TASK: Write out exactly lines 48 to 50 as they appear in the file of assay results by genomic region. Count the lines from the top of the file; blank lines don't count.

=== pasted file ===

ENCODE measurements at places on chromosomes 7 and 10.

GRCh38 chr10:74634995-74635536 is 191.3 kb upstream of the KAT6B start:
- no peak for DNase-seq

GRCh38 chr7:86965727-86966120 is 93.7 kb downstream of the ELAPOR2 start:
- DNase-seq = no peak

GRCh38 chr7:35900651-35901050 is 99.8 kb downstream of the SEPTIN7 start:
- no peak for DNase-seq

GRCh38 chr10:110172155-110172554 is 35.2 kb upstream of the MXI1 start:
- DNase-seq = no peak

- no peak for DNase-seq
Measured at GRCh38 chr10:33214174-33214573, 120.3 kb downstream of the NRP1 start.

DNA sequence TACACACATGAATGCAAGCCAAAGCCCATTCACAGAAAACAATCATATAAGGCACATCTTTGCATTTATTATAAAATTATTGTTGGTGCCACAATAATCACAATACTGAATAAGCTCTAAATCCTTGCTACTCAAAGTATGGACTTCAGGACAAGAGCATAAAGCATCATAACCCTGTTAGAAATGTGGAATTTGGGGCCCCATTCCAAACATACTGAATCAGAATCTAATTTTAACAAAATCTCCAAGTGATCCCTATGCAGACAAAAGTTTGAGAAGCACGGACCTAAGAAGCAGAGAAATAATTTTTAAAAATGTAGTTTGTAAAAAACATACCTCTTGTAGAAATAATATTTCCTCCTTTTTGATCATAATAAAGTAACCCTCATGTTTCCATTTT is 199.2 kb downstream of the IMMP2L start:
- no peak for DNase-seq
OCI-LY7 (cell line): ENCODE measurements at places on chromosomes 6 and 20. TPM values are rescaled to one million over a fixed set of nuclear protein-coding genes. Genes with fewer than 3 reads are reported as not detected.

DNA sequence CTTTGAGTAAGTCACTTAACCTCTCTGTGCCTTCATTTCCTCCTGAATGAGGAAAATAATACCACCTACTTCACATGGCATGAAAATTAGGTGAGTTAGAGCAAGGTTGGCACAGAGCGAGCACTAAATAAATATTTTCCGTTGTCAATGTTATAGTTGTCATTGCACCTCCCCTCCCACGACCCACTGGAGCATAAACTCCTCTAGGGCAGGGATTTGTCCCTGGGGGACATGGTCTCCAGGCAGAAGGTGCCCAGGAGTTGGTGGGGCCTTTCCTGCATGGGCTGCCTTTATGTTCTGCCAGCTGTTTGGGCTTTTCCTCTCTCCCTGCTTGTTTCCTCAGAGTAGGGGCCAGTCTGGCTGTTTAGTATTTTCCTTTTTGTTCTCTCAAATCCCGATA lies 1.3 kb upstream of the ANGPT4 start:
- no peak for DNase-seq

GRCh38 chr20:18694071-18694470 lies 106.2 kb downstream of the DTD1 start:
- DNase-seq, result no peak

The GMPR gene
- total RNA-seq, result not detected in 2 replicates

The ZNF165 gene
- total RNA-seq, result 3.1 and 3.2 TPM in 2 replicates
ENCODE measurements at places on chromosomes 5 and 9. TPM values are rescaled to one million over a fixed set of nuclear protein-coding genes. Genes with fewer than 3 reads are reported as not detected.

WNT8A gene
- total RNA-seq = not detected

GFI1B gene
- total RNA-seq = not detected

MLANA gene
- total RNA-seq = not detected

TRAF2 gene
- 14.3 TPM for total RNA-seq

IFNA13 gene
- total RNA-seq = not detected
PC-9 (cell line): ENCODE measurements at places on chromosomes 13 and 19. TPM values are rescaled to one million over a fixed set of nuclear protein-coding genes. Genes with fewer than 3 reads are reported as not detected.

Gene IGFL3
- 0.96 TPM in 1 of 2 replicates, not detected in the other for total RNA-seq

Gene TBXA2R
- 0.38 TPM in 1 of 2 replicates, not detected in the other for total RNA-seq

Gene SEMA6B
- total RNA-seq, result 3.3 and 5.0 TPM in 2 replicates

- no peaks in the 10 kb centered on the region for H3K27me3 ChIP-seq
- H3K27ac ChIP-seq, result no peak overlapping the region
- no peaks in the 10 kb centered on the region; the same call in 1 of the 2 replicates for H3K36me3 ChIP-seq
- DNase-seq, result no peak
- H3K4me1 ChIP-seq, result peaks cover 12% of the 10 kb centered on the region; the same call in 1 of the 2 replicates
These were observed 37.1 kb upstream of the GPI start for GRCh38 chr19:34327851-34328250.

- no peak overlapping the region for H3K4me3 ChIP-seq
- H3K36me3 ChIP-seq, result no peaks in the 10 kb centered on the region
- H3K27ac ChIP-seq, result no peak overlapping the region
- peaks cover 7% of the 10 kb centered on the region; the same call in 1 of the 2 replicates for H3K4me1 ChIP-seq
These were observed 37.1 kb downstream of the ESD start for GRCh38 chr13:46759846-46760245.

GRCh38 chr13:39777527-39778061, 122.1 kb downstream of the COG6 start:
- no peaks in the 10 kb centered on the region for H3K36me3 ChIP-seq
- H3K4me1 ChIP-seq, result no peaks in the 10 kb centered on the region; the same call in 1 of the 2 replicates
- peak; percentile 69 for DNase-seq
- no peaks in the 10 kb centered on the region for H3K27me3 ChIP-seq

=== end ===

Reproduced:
- H3K36me3 ChIP-seq, result no peaks in the 10 kb centered on the region
- H3K27ac ChIP-seq, result no peak overlapping the region
- peaks cover 7% of the 10 kb centered on the region; the same call in 1 of the 2 replicates for H3K4me1 ChIP-seq